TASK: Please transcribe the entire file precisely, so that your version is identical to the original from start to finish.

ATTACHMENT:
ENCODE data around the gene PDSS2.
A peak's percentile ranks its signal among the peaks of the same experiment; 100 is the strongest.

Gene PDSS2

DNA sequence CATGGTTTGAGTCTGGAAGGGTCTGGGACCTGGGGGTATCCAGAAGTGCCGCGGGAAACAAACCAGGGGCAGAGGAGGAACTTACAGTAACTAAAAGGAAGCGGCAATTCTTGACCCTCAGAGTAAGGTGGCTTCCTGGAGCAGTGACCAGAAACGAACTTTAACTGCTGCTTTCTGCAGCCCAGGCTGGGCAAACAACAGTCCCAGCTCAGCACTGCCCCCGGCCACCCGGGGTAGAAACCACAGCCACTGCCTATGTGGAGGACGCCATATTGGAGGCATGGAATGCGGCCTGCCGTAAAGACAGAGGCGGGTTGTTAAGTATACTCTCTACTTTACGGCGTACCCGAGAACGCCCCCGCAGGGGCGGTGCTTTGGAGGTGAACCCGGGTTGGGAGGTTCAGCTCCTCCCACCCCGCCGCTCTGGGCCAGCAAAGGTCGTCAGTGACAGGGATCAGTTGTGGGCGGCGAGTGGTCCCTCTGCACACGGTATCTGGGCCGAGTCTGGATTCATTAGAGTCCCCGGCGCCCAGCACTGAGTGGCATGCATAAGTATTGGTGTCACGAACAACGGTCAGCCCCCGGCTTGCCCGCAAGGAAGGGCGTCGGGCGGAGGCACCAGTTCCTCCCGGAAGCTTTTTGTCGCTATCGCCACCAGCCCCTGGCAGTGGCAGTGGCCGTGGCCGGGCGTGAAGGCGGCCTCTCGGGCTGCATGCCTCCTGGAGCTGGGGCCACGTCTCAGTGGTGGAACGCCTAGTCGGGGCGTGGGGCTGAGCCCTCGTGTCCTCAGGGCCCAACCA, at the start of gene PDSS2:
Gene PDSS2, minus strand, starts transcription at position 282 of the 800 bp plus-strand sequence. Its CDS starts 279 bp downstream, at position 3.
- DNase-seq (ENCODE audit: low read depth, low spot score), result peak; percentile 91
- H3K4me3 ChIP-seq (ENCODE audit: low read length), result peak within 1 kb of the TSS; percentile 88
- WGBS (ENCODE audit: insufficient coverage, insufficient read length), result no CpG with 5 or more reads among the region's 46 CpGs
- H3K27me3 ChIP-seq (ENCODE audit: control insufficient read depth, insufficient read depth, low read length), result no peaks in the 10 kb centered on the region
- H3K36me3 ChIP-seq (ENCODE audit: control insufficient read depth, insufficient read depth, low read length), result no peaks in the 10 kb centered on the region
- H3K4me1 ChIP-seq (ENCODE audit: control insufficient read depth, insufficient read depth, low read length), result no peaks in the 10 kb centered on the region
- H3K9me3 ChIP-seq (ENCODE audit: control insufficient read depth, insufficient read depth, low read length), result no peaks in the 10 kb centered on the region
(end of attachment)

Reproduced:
ENCODE data around the gene PDSS2.
A peak's percentile ranks its signal among the peaks of the same experiment; 100 is the strongest.

Gene PDSS2

DNA sequence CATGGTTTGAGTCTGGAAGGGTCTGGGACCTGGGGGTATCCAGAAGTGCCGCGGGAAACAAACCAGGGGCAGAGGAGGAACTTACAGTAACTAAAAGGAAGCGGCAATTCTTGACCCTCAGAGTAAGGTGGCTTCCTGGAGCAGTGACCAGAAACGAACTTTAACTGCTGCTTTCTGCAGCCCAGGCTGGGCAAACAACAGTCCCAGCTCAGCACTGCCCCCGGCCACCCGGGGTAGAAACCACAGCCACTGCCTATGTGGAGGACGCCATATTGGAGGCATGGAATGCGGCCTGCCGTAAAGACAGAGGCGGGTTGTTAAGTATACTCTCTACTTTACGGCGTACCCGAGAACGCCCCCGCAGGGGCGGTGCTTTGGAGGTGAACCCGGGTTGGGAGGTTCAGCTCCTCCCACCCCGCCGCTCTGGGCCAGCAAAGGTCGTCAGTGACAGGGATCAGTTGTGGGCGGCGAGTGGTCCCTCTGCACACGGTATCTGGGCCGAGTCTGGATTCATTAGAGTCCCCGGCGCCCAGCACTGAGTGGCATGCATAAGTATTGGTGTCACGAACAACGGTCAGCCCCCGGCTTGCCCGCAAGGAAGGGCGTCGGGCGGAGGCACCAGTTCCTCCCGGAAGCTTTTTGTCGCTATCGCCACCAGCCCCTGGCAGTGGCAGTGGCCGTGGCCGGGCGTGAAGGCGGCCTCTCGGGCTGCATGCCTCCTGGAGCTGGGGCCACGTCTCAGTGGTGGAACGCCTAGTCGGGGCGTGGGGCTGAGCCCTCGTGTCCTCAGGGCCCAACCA, at the start of gene PDSS2:
Gene PDSS2, minus strand, starts transcription at position 282 of the 800 bp plus-strand sequence. Its CDS starts 279 bp downstream, at position 3.
- DNase-seq (ENCODE audit: low read depth, low spot score), result peak; percentile 91
- H3K4me3 ChIP-seq (ENCODE audit: low read length), result peak within 1 kb of the TSS; percentile 88
- WGBS (ENCODE audit: insufficient coverage, insufficient read length), result no CpG with 5 or more reads among the region's 46 CpGs
- H3K27me3 ChIP-seq (ENCODE audit: control insufficient read depth, insufficient read depth, low read length), result no peaks in the 10 kb centered on the region
- H3K36me3 ChIP-seq (ENCODE audit: control insufficient read depth, insufficient read depth, low read length), result no peaks in the 10 kb centered on the region
- H3K4me1 ChIP-seq (ENCODE audit: control insufficient read depth, insufficient read depth, low read length), result no peaks in the 10 kb centered on the region
- H3K9me3 ChIP-seq (ENCODE audit: control insufficient read depth, insufficient read depth, low read length), result no peaks in the 10 kb centered on the region